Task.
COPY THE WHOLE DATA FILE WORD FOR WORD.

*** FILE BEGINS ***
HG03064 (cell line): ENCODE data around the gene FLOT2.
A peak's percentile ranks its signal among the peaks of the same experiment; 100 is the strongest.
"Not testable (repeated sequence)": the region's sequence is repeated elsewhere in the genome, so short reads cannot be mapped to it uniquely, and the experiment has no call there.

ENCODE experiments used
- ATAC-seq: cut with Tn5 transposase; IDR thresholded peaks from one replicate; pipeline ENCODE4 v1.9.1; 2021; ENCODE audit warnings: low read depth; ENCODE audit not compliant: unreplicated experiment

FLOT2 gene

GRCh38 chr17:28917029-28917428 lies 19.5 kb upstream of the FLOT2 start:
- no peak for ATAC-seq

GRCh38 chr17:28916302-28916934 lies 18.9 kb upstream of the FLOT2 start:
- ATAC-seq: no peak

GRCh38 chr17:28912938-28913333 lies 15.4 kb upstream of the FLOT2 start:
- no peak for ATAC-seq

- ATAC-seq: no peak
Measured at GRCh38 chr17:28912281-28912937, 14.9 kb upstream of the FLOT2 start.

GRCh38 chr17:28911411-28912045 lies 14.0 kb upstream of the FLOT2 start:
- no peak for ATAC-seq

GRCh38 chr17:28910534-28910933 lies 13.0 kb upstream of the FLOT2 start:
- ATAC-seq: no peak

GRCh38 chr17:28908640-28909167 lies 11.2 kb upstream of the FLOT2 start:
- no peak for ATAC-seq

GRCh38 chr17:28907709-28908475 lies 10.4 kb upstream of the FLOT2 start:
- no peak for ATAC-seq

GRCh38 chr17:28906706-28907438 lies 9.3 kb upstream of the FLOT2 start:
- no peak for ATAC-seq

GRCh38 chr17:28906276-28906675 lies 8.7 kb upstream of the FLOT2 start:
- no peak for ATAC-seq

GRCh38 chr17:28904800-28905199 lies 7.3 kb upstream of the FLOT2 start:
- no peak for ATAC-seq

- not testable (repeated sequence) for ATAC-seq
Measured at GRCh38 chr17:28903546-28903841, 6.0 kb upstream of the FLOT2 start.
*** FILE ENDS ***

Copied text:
HG03064 (cell line): ENCODE data around the gene FLOT2.
A peak's percentile ranks its signal among the peaks of the same experiment; 100 is the strongest.
"Not testable (repeated sequence)": the region's sequence is repeated elsewhere in the genome, so short reads cannot be mapped to it uniquely, and the experiment has no call there.

ENCODE experiments used
- ATAC-seq: cut with Tn5 transposase; IDR thresholded peaks from one replicate; pipeline ENCODE4 v1.9.1; 2021; ENCODE audit warnings: low read depth; ENCODE audit not compliant: unreplicated experiment

FLOT2 gene

GRCh38 chr17:28917029-28917428 lies 19.5 kb upstream of the FLOT2 start:
- no peak for ATAC-seq

GRCh38 chr17:28916302-28916934 lies 18.9 kb upstream of the FLOT2 start:
- ATAC-seq: no peak

GRCh38 chr17:28912938-28913333 lies 15.4 kb upstream of the FLOT2 start:
- no peak for ATAC-seq

- ATAC-seq: no peak
Measured at GRCh38 chr17:28912281-28912937, 14.9 kb upstream of the FLOT2 start.

GRCh38 chr17:28911411-28912045 lies 14.0 kb upstream of the FLOT2 start:
- no peak for ATAC-seq

GRCh38 chr17:28910534-28910933 lies 13.0 kb upstream of the FLOT2 start:
- ATAC-seq: no peak

GRCh38 chr17:28908640-28909167 lies 11.2 kb upstream of the FLOT2 start:
- no peak for ATAC-seq

GRCh38 chr17:28907709-28908475 lies 10.4 kb upstream of the FLOT2 start:
- no peak for ATAC-seq

GRCh38 chr17:28906706-28907438 lies 9.3 kb upstream of the FLOT2 start:
- no peak for ATAC-seq

GRCh38 chr17:28906276-28906675 lies 8.7 kb upstream of the FLOT2 start:
- no peak for ATAC-seq

GRCh38 chr17:28904800-28905199 lies 7.3 kb upstream of the FLOT2 start:
- no peak for ATAC-seq

- not testable (repeated sequence) for ATAC-seq
Measured at GRCh38 chr17:28903546-28903841, 6.0 kb upstream of the FLOT2 start.